With summer vacation started or on its way, as parents or guardians, it’s important to ensure that reading remains on your child’s schedule even while school is out. Reading over the summer is important not only because it improves literacy and language skills, but also because it prevents what has become known as the “summer slide”—a regression in reading ability.
With that in mind, here are five of the best ways to keep your child reading this summer:
- Let your child choose what they want to read – or be read to – for 30 minutes each day. Children are much more likely to engage in material that interests them rather than materials that are forced on them.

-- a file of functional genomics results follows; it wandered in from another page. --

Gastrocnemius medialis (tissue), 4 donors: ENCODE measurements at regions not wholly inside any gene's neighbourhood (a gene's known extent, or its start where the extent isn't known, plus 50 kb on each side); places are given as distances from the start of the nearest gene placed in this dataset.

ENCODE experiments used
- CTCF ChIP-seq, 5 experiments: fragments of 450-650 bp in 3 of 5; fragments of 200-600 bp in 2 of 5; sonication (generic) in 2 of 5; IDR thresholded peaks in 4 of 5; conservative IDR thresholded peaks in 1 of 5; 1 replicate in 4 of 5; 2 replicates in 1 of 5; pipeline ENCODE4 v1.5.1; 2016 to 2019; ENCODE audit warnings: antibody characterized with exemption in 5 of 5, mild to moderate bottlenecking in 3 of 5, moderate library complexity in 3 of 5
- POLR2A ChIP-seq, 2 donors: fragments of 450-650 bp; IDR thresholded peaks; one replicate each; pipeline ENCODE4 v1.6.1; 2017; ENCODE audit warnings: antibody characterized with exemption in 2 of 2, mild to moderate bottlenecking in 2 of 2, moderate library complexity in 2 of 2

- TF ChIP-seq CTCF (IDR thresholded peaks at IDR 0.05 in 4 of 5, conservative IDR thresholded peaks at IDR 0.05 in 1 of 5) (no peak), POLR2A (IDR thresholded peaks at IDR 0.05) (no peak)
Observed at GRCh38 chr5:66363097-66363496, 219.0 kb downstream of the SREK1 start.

- Use language and reading opportunities throughout the day. Talk often with your child and point out reading materials wherever possible: on menus, magazines and newspapers, signs, brochures, maps, guidebooks, smartphones, ipads, etc.
- Make daily reading a social event. Get the whole family to join in with their own books or take turns reading the same book aloud. Include telling stories as well.
- Connect reading to other summer events. If you take your child to the zoo, think about reading a book about animals before and afterward. This will place your child’s reading within a larger context.
- Make reading a lifestyle choice. Keep books all around the house to cultivate an atmosphere of reading, and set an example by reading yourself. Children need good models of reading books, magazines, or newspapers.
Madison Killen is a student at the University of California Berkeley and an intern in ED’s Office of Communications and Outreach